Why there is a long list of OS for installing on servers in VPS packages? Normally, the latest version of a software is the best (due to fixed bugs and new features). When Ubuntu 11.10 and Centos 6.0 have already been released, why people are interested to install older versions such as Centos 5.5, 5.0, 4.0, etc (or Ubuntu 10, 9, 8)?
Why there is a long list of OS for installing on servers in VPS packages?
The provider may only update their VPS packages periodically. Maybe they are sloppy, or behind the curve, maybe they are waiting for the upstream provider to deprecate older versions of the VPS service. They may not see any value in removing older versions of the software from their list.
Normally, the latest version of a software is the best (due to fixed bugs and new features).
This is often not true. The lastest version of a software has often undergone far less testing then an older piece of software. Many sysadmins prefer to install what we call "mature" software, instead of the latest and greatest.
Here are some examples:
- Microsoft Windows Vista was known for being far less stable then Windows XP
- Apple Lion has a reputation of being far buggier then Apple Snow Leopard.
- Google for "Ubuntu 11.10" and you'll find many complaints about its instability.
That said, it is wise to keep up to date on patches for your current revision of the operating system. CentOS 5.7 does fix many bugs and security vulnerabilities which were present in CentOS 5.5 and earlier.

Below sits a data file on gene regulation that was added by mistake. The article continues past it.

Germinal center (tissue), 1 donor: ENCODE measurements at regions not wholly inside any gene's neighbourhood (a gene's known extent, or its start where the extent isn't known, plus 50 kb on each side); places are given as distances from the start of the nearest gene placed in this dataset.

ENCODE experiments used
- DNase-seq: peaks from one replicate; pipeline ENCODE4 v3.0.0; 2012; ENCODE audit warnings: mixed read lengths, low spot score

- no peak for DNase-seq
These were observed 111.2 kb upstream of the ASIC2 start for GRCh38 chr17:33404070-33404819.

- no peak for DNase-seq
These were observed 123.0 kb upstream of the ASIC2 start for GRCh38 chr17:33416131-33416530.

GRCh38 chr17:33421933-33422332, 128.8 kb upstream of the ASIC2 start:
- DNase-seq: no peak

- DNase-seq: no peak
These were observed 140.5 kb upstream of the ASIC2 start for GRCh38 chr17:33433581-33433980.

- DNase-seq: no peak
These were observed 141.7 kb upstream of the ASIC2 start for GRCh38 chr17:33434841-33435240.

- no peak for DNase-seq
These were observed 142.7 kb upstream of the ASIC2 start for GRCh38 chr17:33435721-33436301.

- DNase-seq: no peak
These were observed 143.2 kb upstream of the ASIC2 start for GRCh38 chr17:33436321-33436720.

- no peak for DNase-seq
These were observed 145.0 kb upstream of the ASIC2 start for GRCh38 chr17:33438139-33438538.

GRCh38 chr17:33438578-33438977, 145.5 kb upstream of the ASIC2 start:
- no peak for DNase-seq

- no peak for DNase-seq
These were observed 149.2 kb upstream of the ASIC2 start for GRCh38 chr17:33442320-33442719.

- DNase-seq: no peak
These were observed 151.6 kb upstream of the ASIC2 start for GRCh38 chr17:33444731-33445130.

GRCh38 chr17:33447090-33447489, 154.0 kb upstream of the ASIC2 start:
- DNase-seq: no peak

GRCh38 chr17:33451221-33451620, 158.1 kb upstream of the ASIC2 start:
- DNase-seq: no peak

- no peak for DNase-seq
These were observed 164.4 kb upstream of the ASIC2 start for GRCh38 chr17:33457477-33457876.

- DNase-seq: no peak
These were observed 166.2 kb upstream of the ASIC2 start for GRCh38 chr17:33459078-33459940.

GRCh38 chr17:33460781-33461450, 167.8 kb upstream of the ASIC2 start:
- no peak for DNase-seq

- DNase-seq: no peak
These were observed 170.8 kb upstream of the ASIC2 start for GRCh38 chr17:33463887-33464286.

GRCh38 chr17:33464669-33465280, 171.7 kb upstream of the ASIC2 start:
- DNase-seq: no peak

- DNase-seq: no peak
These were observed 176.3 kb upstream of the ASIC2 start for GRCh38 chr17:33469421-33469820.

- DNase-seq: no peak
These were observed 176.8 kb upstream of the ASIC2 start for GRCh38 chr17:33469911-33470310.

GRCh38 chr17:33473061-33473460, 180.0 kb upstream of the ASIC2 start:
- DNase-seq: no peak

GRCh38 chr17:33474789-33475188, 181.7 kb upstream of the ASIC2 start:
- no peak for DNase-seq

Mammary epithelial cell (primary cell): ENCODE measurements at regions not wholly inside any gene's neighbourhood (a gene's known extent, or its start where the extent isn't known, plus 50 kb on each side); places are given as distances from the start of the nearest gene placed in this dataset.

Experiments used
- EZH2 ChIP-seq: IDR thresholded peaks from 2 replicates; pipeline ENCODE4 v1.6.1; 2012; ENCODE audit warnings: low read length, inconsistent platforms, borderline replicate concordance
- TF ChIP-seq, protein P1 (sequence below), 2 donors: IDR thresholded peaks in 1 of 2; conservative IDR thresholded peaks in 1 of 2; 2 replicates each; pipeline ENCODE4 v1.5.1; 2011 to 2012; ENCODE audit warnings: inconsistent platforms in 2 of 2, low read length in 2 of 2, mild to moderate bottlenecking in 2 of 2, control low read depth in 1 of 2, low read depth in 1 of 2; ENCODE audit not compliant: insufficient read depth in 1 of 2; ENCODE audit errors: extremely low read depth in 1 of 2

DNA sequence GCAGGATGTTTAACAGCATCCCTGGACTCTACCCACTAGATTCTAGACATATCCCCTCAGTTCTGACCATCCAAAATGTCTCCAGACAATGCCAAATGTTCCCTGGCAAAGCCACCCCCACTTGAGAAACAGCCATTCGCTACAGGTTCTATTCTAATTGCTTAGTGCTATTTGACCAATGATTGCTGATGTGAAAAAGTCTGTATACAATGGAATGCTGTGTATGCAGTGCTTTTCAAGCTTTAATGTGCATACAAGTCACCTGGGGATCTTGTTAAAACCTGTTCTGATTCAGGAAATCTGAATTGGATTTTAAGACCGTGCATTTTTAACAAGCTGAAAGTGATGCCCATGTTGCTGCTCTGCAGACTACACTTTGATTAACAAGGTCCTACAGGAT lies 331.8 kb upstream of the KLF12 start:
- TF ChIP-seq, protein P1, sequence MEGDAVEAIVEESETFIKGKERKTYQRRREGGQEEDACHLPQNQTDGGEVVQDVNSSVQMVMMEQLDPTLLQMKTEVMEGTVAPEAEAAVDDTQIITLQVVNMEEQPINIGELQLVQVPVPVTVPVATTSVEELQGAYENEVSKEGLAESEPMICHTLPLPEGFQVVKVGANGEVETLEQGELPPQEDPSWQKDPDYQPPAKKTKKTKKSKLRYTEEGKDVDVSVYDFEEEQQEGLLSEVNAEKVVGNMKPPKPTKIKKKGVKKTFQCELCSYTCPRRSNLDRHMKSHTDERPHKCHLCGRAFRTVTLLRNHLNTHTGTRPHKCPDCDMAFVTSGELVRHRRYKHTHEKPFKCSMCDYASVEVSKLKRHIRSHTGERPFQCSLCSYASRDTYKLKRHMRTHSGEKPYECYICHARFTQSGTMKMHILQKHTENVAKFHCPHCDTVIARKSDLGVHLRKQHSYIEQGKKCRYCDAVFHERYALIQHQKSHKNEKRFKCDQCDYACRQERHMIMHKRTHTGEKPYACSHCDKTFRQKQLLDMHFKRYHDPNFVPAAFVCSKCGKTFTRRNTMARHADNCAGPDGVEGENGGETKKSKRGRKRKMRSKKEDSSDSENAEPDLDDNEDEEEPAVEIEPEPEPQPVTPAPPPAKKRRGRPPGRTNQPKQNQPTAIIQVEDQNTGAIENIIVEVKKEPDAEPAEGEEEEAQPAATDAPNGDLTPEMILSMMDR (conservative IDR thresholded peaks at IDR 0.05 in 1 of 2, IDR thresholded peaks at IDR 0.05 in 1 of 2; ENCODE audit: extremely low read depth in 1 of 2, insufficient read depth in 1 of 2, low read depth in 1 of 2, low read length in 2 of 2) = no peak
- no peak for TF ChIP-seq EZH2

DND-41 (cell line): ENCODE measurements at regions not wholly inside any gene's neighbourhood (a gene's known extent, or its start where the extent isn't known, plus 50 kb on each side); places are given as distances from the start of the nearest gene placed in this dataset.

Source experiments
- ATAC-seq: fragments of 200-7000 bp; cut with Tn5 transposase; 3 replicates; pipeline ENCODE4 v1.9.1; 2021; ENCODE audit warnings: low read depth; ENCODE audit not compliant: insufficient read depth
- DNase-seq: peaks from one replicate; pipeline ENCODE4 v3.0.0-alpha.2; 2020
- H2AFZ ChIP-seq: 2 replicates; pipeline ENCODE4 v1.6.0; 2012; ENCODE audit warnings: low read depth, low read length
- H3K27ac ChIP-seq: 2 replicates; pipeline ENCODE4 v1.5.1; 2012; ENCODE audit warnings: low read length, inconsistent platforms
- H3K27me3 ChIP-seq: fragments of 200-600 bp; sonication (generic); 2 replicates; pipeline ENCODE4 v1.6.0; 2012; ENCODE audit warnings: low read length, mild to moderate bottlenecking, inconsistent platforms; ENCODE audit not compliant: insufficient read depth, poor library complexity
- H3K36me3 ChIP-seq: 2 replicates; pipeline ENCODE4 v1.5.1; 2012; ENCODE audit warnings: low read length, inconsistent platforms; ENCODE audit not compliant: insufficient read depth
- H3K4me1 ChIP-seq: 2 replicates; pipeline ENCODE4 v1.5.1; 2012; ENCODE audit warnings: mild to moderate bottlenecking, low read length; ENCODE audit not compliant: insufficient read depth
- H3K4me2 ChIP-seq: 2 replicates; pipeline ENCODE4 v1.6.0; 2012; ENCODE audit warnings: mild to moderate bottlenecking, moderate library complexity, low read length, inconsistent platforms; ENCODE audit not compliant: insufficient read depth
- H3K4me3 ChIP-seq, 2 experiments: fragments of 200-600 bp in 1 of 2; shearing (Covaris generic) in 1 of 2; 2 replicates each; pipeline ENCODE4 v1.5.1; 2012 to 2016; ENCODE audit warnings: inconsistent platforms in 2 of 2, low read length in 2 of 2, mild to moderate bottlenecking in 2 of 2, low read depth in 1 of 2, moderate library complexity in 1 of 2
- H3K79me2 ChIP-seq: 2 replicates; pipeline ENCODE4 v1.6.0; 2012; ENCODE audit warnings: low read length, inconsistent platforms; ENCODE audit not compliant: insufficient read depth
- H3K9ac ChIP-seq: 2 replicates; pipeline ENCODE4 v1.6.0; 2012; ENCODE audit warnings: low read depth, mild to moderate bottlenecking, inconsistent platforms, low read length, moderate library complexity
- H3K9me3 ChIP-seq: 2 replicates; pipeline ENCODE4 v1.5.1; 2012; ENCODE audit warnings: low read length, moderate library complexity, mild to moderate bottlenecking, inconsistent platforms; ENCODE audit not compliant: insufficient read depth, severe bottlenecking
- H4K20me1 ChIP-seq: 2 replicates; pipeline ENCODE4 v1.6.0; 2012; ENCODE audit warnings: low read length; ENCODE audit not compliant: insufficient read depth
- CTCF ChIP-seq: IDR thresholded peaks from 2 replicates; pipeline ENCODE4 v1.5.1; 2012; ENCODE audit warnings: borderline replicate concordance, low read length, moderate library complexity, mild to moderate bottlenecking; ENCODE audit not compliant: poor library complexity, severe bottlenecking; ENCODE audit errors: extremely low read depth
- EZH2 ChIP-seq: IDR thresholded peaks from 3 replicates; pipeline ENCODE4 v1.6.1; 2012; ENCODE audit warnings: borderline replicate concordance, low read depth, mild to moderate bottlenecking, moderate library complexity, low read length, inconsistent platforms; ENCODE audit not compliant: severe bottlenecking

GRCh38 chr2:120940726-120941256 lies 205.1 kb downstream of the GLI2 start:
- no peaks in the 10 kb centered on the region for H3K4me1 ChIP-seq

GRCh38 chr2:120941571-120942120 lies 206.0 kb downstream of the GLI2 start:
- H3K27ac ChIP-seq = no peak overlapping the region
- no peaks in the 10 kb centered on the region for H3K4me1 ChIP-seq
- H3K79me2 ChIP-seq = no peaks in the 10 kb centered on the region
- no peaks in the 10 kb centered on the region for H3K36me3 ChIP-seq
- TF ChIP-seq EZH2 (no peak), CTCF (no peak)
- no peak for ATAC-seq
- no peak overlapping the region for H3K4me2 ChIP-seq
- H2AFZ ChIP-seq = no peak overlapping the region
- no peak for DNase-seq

When Ubuntu 11.10 and Centos 6.0 have already been released, why people are interested to install older versions such as Centos 5.5, 5.0, 4.0, etc (or Ubuntu 10, 9, 8)?
CentOS 5.5 is a bit old, but the 5.x branch is still current (5.7 was released in September 2011), and is probably one of the most common Linux installs in a Server environment. It's probably far more common then CentOS 6, due to the difficulty of migrating existing systems from CentOS 5 to 6.
Bleeding edge is not always the most stable is a great reason. In the case of Ubunutu the latest versions are supported for 18 months at a minimum. Where LTS versions are supported for five years (server edition) and soon to be 5 years (both desktop and server) with 12.04.
Along with the reasons mentioned by others, it is sometimes the case that certain software needs an older dependency to run. From experience with CentOS, I know that files get moved from one package to another between major releases. Sometimes, a file is removed from a package and not put in another one. In most cases this is because the file has been superseded by a better option or because it was never any good in the first place. Many developers don't want to look for the new package or rewrite perfectly good working code to work with the preferred alternative. In that case, a developer will limit what versions of dependencies they will allow (it is often done proactively, just in case).
It is, in many cases, a nightmare to try to downgrade the dependency package, especially if the package is depended upon by core system components.